The system may be automated and perform processing of aircraft identification information signals as soon as they are received. Alternatively, the system may comprise a touch screen display and be responsive to actions taken by an air traffic controller on the touch screen display. In that case, the processor then preferably determines whether there is a substantial similarity between the alphanumeric code representing an aircraft the first time the air traffic controller touches the aircraft's location or alphanumeric code on the touch screen display. The processor compares the subject alphanumeric code with the other alphanumeric codes already received and determines that there is substantial similarity between the codes if they are either sequentially, dyslexically or phonetically similar. Depending on the results of the comparison, the display of the code may flash, change color, change brightness, etc., to indicate the result of the comparison.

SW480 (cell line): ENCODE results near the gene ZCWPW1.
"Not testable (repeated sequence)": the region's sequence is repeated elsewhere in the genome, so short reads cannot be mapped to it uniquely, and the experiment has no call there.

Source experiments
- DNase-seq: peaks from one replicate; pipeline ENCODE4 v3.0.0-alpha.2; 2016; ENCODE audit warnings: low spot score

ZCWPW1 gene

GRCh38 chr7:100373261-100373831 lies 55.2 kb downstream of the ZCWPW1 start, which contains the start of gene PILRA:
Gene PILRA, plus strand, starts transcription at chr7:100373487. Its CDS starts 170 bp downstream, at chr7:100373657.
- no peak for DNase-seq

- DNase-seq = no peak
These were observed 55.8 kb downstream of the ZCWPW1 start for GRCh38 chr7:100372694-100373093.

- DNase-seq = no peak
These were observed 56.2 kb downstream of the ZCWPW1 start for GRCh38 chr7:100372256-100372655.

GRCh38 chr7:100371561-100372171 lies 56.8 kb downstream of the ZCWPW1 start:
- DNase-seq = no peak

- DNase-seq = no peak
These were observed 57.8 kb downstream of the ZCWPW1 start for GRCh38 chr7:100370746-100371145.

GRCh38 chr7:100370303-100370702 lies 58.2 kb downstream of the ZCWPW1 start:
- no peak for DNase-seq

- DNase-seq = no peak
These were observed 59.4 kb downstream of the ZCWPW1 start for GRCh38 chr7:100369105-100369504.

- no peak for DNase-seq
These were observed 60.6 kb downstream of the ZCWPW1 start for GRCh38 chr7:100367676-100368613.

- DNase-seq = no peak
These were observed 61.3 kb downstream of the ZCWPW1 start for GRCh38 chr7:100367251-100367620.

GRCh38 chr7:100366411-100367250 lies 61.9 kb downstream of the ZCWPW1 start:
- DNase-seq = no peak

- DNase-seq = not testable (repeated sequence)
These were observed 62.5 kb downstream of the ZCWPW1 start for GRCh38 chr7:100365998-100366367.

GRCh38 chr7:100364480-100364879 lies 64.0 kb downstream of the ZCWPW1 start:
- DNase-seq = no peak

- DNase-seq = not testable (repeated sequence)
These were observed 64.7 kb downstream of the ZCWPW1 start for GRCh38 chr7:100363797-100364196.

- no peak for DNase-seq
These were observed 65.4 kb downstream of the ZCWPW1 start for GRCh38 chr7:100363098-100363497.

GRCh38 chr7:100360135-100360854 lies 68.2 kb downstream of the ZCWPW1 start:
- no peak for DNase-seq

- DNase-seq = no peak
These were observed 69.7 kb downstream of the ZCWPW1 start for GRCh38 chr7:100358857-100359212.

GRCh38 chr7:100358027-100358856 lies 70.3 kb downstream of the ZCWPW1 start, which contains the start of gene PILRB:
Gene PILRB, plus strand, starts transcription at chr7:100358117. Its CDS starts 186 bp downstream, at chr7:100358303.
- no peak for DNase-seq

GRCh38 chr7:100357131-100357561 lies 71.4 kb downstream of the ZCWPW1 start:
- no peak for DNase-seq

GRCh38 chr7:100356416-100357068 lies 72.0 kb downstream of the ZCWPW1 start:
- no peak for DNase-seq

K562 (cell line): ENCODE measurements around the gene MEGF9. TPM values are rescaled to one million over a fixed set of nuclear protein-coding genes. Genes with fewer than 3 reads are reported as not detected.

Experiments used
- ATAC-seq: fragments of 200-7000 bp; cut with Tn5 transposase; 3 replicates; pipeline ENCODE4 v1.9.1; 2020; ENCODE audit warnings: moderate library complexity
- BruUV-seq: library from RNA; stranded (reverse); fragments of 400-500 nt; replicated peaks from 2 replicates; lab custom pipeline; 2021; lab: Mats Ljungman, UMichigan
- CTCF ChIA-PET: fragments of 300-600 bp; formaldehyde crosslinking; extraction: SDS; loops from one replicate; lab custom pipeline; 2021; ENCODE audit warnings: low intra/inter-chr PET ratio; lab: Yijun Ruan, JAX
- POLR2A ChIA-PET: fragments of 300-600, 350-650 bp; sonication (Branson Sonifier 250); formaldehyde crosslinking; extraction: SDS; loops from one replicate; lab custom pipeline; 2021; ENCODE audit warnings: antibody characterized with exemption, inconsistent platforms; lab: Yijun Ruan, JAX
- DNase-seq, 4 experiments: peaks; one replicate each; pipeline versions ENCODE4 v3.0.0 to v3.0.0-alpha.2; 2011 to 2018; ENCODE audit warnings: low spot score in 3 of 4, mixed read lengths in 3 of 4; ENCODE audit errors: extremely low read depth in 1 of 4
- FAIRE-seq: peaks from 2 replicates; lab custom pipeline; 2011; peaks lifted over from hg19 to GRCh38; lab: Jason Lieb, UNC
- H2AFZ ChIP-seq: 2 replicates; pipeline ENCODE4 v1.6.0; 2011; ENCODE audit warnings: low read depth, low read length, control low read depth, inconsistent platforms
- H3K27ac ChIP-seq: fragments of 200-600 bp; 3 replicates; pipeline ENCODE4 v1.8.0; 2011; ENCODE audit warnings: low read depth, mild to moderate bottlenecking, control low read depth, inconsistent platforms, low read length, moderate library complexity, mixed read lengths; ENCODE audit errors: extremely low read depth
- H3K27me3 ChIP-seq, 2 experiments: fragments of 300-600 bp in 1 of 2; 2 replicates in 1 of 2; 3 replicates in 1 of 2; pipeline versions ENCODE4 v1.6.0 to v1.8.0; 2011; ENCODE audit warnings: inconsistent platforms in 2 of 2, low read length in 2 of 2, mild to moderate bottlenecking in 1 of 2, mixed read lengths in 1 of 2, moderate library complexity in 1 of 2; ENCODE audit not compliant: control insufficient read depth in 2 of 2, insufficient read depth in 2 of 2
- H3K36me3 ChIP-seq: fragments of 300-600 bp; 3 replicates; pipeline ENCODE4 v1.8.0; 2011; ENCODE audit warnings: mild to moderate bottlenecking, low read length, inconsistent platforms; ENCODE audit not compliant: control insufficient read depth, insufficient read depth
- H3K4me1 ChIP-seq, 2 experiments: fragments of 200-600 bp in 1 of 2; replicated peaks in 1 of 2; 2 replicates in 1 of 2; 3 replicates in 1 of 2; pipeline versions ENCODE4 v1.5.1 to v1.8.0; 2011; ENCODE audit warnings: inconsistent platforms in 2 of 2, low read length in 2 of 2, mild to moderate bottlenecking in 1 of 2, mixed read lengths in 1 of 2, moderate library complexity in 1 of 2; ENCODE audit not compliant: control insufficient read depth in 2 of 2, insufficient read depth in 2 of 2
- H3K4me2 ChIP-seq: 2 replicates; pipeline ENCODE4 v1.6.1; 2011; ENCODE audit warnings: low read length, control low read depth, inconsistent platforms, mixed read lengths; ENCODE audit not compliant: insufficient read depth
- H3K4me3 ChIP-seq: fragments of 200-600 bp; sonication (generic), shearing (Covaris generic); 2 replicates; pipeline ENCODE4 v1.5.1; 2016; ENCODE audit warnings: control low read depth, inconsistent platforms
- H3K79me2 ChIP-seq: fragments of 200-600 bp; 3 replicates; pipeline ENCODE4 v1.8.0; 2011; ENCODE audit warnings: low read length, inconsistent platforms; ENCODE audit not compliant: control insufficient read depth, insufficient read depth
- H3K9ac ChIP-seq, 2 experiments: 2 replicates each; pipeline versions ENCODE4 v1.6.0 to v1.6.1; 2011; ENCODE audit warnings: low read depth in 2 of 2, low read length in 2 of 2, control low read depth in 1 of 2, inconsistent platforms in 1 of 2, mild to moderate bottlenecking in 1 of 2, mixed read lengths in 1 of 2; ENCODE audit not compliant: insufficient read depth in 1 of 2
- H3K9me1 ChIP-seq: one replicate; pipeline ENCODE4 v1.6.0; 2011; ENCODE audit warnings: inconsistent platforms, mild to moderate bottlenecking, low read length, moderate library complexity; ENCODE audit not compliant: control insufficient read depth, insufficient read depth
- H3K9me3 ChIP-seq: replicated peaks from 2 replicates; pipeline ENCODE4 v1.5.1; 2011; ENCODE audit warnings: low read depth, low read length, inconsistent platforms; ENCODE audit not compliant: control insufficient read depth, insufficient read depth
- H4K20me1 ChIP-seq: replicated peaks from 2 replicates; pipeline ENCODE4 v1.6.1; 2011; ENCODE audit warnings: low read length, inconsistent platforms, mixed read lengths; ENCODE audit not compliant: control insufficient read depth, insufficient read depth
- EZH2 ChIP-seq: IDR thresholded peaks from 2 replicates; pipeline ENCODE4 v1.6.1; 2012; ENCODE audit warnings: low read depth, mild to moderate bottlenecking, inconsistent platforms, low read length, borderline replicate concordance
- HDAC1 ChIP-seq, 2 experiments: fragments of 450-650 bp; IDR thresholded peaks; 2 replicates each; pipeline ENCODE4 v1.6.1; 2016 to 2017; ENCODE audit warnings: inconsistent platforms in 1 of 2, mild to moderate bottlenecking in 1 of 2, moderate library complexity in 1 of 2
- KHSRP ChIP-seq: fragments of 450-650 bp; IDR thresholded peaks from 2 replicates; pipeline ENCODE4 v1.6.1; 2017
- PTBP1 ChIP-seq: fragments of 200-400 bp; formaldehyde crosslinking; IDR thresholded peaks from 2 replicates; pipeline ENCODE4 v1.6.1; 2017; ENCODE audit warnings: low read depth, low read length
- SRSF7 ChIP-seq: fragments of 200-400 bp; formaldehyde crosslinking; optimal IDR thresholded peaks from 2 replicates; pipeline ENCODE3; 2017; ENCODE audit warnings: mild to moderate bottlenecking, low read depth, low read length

The system may also receive position information signals representing the relative position of aircraft in a region of air space. In such cases, the processor correlates the alphanumeric codes with the position of the aircraft and the alphanumeric codes are displayed at a position on the display corresponding to the aircraft's relative position.
The system according to the present invention is preferably responsive to an air traffic controller actions and indications regarding clearance and makes the air traffic controller's actions and indications explicitly known to the pilot without the need for verbal communication, thereby reducing confusion to different aircraft with similar N-numbers. The display attribute on the air traffic controller's screen corresponding to an aircraft is then transmitted to that aircraft by a transceiver at the air traffic control station. A receiver in the aircraft receives the transmission and changes a display in the aircraft to be the same as that on the air traffic controller's display. The displays may also be changed if it is detected that the air traffic controller or the pilot has switched to a different radio frequency.